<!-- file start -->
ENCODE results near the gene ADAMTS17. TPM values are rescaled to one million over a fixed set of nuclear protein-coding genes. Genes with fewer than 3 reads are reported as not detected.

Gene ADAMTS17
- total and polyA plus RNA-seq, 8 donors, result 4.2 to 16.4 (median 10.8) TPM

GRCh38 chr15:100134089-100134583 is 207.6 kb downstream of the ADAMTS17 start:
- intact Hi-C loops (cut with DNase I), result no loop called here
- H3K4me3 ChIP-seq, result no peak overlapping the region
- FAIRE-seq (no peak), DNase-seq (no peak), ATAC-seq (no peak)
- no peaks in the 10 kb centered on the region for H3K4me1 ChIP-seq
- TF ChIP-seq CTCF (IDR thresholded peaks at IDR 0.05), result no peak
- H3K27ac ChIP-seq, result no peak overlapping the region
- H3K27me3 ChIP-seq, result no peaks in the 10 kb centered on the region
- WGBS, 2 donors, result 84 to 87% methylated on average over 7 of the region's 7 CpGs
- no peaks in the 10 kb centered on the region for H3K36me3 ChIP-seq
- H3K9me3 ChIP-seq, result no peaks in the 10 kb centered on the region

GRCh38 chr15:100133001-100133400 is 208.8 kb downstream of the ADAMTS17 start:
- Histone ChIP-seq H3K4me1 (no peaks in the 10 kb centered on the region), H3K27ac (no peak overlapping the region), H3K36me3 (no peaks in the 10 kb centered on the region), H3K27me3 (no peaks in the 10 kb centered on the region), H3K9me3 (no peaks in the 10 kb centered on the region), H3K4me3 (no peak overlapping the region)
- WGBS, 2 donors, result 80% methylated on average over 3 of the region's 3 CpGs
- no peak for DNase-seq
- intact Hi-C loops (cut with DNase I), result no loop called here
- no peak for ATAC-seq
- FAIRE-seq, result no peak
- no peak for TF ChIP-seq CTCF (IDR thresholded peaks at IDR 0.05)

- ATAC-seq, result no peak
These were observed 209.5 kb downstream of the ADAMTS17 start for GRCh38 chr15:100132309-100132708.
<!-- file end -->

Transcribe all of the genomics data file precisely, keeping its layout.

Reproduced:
ENCODE results near the gene ADAMTS17. TPM values are rescaled to one million over a fixed set of nuclear protein-coding genes. Genes with fewer than 3 reads are reported as not detected.

Gene ADAMTS17
- total and polyA plus RNA-seq, 8 donors, result 4.2 to 16.4 (median 10.8) TPM

GRCh38 chr15:100134089-100134583 is 207.6 kb downstream of the ADAMTS17 start:
- intact Hi-C loops (cut with DNase I), result no loop called here
- H3K4me3 ChIP-seq, result no peak overlapping the region
- FAIRE-seq (no peak), DNase-seq (no peak), ATAC-seq (no peak)
- no peaks in the 10 kb centered on the region for H3K4me1 ChIP-seq
- TF ChIP-seq CTCF (IDR thresholded peaks at IDR 0.05), result no peak
- H3K27ac ChIP-seq, result no peak overlapping the region
- H3K27me3 ChIP-seq, result no peaks in the 10 kb centered on the region
- WGBS, 2 donors, result 84 to 87% methylated on average over 7 of the region's 7 CpGs
- no peaks in the 10 kb centered on the region for H3K36me3 ChIP-seq
- H3K9me3 ChIP-seq, result no peaks in the 10 kb centered on the region

GRCh38 chr15:100133001-100133400 is 208.8 kb downstream of the ADAMTS17 start:
- Histone ChIP-seq H3K4me1 (no peaks in the 10 kb centered on the region), H3K27ac (no peak overlapping the region), H3K36me3 (no peaks in the 10 kb centered on the region), H3K27me3 (no peaks in the 10 kb centered on the region), H3K9me3 (no peaks in the 10 kb centered on the region), H3K4me3 (no peak overlapping the region)
- WGBS, 2 donors, result 80% methylated on average over 3 of the region's 3 CpGs
- no peak for DNase-seq
- intact Hi-C loops (cut with DNase I), result no loop called here
- no peak for ATAC-seq
- FAIRE-seq, result no peak
- no peak for TF ChIP-seq CTCF (IDR thresholded peaks at IDR 0.05)

- ATAC-seq, result no peak
These were observed 209.5 kb downstream of the ADAMTS17 start for GRCh38 chr15:100132309-100132708.